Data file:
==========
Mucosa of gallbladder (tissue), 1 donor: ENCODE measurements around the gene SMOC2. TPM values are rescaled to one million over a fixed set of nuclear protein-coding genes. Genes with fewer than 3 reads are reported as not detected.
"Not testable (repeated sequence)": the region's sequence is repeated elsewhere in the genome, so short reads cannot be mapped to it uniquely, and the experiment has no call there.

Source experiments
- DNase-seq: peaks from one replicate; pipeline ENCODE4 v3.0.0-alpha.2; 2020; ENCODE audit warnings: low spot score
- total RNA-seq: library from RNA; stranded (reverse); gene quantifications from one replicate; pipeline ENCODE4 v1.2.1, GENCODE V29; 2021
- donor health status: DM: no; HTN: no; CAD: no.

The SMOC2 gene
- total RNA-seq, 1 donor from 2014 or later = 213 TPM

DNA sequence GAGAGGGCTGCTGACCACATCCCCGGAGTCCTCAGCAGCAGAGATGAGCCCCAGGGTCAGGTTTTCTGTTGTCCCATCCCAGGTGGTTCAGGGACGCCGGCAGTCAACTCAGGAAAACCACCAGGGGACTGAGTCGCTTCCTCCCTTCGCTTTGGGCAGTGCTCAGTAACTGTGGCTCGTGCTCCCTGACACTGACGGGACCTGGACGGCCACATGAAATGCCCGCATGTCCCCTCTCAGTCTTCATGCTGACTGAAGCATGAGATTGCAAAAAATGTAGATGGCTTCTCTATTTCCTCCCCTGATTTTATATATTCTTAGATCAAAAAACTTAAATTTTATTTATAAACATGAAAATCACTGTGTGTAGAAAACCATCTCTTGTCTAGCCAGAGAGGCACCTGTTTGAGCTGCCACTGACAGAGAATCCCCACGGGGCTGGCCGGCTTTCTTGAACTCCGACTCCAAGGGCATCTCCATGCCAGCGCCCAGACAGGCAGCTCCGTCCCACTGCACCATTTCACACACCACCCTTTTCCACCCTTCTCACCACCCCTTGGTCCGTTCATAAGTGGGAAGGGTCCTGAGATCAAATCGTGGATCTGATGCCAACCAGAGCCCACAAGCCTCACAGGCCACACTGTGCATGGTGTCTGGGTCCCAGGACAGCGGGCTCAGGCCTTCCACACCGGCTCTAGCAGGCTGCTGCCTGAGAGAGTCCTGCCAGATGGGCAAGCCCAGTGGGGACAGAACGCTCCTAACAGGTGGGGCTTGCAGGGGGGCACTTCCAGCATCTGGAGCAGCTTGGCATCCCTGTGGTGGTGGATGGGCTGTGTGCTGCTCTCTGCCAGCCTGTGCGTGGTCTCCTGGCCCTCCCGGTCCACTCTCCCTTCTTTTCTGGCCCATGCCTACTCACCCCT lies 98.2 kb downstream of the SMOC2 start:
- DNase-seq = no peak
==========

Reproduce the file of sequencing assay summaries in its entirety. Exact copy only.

Mucosa of gallbladder (tissue), 1 donor: ENCODE measurements around the gene SMOC2. TPM values are rescaled to one million over a fixed set of nuclear protein-coding genes. Genes with fewer than 3 reads are reported as not detected.
"Not testable (repeated sequence)": the region's sequence is repeated elsewhere in the genome, so short reads cannot be mapped to it uniquely, and the experiment has no call there.

Source experiments
- DNase-seq: peaks from one replicate; pipeline ENCODE4 v3.0.0-alpha.2; 2020; ENCODE audit warnings: low spot score
- total RNA-seq: library from RNA; stranded (reverse); gene quantifications from one replicate; pipeline ENCODE4 v1.2.1, GENCODE V29; 2021
- donor health status: DM: no; HTN: no; CAD: no.

The SMOC2 gene
- total RNA-seq, 1 donor from 2014 or later = 213 TPM

DNA sequence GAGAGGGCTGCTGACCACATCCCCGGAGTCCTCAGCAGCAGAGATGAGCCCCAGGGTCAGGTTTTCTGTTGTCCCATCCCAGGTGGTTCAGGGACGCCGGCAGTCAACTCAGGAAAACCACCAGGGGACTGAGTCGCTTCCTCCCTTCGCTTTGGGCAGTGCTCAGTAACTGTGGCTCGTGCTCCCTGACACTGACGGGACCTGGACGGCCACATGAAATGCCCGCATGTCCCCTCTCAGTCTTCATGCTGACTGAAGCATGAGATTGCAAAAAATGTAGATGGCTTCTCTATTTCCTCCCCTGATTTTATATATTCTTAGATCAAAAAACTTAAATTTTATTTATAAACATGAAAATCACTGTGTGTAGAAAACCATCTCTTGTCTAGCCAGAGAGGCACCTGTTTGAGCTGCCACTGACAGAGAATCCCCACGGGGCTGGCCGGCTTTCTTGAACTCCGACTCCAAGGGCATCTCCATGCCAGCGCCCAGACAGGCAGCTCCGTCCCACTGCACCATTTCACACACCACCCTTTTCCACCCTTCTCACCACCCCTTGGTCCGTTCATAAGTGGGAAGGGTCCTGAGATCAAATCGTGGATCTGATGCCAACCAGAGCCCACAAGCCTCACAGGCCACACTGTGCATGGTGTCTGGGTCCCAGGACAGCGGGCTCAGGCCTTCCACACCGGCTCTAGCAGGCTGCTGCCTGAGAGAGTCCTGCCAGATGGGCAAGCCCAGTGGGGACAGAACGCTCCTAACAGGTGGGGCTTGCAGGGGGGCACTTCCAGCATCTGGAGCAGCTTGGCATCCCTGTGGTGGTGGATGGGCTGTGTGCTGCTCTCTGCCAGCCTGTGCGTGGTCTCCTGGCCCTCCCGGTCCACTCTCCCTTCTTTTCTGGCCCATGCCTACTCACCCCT lies 98.2 kb downstream of the SMOC2 start:
- DNase-seq = no peak